Program: "The Birds and the Bees: Reducing Conflict Between Bees and Parrots"

Speaker: Caroline Efstathion, Ph.D., Founder and Executive Director of Avian Preservation and Education Conservancy (APEC) Africanized honey bees are the most successfully invasive insects ever. They have spread throughout most of South America, all of Central America and parts of the US. Due to their wide selection of nesting sites, rapid reproduction rates and highly defensive behavior, they are in conflict with many cavity nesting species, most notably parrots. Over 30 parrot conservation projects deal with Africanized honey bees competing with parrots for their nest cavities. This presentation will describe how researchers are reducing this competition and how beekeeping is being developed as a conservation tool for several species of endangered parrots. Meetings start with refreshments and networking at 6:30 pm and programs at 7:00 pm (unless otherwise noted).

Bird Walk and Work Day: Crosby Sanctuary

Crosby Sanctuary

Leader: Pete Johnson [masked]) Crosby Sanctuary, owned by Duval Audubon Society, is over 500 acres of swamp and oak hammock located in the heart of Clay County. Over 100 species of birds are on the eBird list at this park. On the fourth Saturday of every month from September to May, Duval Audubon hosts a bird walk through the sanctuary from 8:00 am to 9:30 am. For those who are willing and able, after the bird walk there is a workday until 11:30 to help maintain the park and keep it free of invasive plants and trash. Please wear closed toe shoes and work gloves. Please also bring loppers, scissor style hedge clippers, and other trail maintenance type tools you may have available. Those working are also invited to join the group for lunch at a local restaurant. Please join us for birding, even if you cannot stay for the workday. Location: The entrance to Crosby is at 427 Aquarius Concourse, Orange Park, Florida. No fee.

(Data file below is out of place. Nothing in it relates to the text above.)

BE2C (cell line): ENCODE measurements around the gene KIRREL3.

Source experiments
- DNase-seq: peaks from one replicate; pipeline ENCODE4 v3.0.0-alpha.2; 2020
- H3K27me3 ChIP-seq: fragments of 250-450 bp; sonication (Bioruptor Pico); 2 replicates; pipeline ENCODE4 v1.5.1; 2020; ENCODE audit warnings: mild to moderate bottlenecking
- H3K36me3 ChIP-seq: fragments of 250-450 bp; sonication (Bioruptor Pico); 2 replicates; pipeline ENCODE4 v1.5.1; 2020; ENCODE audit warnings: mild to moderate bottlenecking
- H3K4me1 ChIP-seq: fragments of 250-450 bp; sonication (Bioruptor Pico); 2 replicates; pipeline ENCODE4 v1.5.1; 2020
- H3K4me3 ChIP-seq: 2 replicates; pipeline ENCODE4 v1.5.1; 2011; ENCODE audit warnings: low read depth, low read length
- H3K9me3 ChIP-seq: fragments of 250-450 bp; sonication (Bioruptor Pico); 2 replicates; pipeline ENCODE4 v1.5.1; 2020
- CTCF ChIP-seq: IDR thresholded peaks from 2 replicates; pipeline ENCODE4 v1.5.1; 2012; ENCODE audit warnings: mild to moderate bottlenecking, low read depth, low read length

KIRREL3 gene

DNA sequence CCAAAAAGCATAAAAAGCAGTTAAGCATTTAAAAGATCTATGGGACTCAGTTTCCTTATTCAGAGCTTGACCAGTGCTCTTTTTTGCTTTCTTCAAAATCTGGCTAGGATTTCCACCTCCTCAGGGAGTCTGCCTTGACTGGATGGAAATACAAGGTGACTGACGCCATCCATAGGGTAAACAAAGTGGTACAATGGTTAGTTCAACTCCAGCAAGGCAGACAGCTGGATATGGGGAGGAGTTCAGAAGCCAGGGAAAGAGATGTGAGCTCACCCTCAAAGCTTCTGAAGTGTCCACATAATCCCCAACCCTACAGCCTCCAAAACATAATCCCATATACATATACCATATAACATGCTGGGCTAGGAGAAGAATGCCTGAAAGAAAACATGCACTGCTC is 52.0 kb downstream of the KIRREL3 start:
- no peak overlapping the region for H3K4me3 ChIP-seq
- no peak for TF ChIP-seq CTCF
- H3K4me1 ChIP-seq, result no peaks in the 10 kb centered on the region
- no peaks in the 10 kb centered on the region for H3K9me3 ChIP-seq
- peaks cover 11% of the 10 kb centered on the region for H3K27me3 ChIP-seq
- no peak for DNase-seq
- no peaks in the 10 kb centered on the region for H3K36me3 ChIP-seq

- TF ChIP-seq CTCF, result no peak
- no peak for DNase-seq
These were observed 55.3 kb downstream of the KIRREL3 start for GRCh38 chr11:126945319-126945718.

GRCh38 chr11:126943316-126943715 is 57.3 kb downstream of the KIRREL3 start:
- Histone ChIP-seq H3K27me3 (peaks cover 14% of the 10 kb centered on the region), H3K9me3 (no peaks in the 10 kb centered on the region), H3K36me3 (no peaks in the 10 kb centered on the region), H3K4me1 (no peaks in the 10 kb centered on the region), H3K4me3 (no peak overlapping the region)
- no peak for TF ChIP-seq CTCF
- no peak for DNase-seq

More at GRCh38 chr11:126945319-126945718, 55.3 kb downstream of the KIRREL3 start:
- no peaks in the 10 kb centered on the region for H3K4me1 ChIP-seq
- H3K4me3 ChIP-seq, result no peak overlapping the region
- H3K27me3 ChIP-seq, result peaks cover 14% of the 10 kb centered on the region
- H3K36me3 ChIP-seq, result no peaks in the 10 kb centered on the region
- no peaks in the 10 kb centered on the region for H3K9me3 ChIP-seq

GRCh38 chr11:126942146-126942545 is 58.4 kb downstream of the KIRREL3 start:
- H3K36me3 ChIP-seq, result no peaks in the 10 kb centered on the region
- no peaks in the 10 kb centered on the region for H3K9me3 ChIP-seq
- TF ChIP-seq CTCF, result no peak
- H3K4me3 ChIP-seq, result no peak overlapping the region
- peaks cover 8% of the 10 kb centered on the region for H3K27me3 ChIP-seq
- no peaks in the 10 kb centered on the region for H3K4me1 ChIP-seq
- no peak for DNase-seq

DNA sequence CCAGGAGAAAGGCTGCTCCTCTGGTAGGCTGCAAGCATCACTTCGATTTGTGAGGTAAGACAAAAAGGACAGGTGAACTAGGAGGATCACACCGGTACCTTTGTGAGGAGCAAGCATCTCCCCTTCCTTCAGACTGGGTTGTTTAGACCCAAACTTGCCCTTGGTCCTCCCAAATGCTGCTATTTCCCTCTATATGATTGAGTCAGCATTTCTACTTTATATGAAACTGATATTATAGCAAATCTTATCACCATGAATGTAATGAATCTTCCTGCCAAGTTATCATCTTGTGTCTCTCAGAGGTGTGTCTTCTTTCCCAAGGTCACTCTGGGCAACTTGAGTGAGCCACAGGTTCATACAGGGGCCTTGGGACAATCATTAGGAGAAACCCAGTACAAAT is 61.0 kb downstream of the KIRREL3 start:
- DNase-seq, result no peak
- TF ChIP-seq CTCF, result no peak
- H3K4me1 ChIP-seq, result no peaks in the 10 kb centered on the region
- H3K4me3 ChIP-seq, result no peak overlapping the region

Bird Walk for Beginners: Fort Caroline National Memorial

Fort Caroline National Memorial

Leader: Jody Willis [masked]) **Walk starts at 10 am. Duval Audubon is again leading monthly walks for novice birders at the Timucuan Ecological and Historic Preserve. Of course, experienced birders are welcome too! Fort Caroline is a great migration hot spot - part of the National Park Service’s Timucuan Ecological and Historic Preserve; some of the last untouched coastal habitat in northeast Florida. We will bird around the park. Depending on the time of year, we might see painted buntings, migrant warblers, a number of woodpecker species and two or three types of vireo. Meet at Fort Caroline National Memorial's Visitor's Center. Notify the ranger if you need to borrow binoculars. No fee.

Past events (488)

Field Trip: Camp Blanding Wildlife Management Area

Camp Blanding Wildlife Management Area

Photos (2,692)